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Freie Universitaet Berlin Researchers Develop Tree-Ring Data To Indicate Unusual Summer Droughts

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Using data taken from tree-ring isotopes, researchers have proven that the summer droughts that have swept parts of Europe in recent years were actually very unusual in comparison to droughts experienced during the past centuries. In their study, the group of researchers – several of whom have ties to Freie Universität Berlin – applied a novel method of analysis using isotope data. The results of their investigation have been published in the renowned scientific journal Nature. Communications Earth and Environment under the title “European Tree-Ring Isotopes Indicate Unusual Recent Hydroclimate.”

Recent decades have seen an increase in the number of floods and droughts experienced across Europe. However, little was known about the long-term, hydroclimatic changes taking place across the continent until now. The research team behind this study created a climate field reconstruction based on tree-ring stable isotopes that spans the entire European continent. This method allows for reconstructions of the European summer hydroclimate to be carried out for as far back as 1600 C.E. Among other things, the method also makes it possible to deduce information on rainfall in Europe over the past centuries. The researchers were able to determine three distinct phases of European hydroclimate variability and established that a long-term trend toward dryness had begun taking place from the mid-20th century onward.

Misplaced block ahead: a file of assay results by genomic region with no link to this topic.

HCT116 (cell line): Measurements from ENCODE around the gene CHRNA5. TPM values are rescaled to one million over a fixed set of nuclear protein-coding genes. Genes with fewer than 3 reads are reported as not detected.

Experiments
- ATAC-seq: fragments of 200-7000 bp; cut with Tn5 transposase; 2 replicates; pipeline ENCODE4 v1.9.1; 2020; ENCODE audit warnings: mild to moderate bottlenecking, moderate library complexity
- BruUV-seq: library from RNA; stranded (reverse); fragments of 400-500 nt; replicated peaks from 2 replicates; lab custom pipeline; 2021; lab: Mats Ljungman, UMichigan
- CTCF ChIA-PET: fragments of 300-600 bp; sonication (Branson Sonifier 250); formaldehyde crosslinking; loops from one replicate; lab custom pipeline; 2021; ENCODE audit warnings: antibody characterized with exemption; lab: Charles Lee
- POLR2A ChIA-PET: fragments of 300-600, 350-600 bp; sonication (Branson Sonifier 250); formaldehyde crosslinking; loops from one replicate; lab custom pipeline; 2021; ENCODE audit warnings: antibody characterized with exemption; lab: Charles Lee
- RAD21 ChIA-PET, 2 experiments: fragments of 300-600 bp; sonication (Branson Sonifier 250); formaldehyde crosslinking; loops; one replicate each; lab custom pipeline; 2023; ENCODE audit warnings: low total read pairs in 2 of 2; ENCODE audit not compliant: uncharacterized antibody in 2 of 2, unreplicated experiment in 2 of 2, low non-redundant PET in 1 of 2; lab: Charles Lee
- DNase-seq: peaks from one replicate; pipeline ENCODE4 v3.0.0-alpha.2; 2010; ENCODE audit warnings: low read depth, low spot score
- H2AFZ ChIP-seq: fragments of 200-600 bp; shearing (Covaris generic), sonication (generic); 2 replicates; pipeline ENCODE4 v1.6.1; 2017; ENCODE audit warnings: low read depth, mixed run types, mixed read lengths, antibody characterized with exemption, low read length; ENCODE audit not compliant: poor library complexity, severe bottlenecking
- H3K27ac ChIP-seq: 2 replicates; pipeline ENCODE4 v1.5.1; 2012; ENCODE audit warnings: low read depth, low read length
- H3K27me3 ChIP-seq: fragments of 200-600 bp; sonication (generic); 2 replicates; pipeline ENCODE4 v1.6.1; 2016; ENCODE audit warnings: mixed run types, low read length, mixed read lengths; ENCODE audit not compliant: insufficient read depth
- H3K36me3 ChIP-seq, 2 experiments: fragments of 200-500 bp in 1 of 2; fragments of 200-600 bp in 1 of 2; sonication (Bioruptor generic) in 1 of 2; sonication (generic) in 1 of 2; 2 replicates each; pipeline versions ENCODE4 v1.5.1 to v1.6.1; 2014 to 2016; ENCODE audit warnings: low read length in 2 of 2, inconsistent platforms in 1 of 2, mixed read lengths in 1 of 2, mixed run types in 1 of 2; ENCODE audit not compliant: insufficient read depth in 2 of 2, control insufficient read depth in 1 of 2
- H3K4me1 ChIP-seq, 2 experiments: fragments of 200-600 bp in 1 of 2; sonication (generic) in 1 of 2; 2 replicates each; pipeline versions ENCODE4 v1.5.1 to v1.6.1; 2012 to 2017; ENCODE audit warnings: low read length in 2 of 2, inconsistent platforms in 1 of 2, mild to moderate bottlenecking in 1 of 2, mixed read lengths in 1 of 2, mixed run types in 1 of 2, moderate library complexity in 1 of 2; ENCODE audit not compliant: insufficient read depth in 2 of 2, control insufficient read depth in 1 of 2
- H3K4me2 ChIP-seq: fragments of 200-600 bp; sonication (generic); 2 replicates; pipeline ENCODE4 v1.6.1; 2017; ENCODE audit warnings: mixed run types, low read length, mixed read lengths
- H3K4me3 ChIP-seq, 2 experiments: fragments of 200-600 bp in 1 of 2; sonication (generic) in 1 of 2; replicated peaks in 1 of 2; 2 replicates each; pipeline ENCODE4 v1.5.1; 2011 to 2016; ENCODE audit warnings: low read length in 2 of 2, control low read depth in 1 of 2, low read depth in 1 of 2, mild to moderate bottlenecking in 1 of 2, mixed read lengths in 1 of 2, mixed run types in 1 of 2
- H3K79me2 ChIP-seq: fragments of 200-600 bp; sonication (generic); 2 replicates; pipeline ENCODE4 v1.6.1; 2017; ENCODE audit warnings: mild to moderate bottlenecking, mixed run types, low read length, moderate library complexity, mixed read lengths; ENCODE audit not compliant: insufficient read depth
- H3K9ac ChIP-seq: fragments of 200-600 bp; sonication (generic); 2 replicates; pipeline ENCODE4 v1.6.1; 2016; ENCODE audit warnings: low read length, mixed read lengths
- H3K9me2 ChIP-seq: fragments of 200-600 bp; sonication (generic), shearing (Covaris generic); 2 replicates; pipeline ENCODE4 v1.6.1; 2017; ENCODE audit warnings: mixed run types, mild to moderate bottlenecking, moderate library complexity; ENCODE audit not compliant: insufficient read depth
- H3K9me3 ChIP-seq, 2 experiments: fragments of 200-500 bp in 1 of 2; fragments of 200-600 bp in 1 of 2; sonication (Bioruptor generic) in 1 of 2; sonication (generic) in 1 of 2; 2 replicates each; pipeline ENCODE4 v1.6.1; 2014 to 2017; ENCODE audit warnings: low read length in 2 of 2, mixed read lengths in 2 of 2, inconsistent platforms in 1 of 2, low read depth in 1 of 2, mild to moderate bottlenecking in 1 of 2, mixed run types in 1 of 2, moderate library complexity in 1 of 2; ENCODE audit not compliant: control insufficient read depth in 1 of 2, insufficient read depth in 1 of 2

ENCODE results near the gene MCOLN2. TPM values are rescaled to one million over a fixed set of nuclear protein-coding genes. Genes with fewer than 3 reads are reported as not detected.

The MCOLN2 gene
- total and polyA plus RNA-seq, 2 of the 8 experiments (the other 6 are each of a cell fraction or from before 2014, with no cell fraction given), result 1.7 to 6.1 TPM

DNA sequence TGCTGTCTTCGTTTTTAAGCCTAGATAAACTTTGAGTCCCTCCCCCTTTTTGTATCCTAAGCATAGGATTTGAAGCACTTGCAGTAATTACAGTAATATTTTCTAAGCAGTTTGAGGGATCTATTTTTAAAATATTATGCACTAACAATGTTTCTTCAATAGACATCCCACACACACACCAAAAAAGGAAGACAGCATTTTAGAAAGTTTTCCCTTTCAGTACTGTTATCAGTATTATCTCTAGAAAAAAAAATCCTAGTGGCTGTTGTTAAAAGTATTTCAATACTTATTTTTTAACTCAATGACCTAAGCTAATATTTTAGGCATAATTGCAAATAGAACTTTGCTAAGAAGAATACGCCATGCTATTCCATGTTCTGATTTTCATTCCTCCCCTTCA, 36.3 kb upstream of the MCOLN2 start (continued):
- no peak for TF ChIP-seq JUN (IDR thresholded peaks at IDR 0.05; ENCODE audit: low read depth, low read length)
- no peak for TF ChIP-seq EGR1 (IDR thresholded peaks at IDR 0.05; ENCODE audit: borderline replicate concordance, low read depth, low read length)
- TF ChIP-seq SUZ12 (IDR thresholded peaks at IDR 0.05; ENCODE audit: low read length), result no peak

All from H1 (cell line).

“We found that the stable oxygen isotope ratios and carbon isotope ratios from our network of twenty-six individual well-distributed tree sites across Europe showed a pronounced seasonal consistency in climate response. This contrasts with the variety in seasonal reactions that can be observed in traditional tree-ring records such as tree-ring widths,” says Dr. Mandy Freund, principal author of the article “European Tree-Ring Isotopes Indicate Unusual Recent Hydroclimate.” Moreover, the isotope records for all tree-rings recorded as part of the study demonstrated a certain level of sensitivity to summer drought conditions – regardless of the type, height, and geographical location of the tree. By comparing the seasonal consistency and increased climate sensitivity of tree-ring isotope records with traditional tree-ring records, the researchers were able to create a coherent seasonal drought signal for the entire European continent.

“We show that the recent European summer drought (2015–2018) is highly unusual in a multi-century context and unprecedented for large parts of central and western Europe,” says Freund. By using tree-ring isotope data, the method used in the study was able to provide additional evidence for the recent summer droughts in Europe very likely being the result of human activity. The new method of analysis also made it possible to accentuate regional differences.

Dr. Freund laid the foundation for this study in her master’s thesis during her time as a meteorology student at Freie Universität Berlin, during which time she also worked closely together with the GFZ German Research Center for Geosciences in Potsdam. She went on to receive her doctorate from the University of Melbourne and is currently working as a post-doctoral fellow at the CSIRO research center in Australia.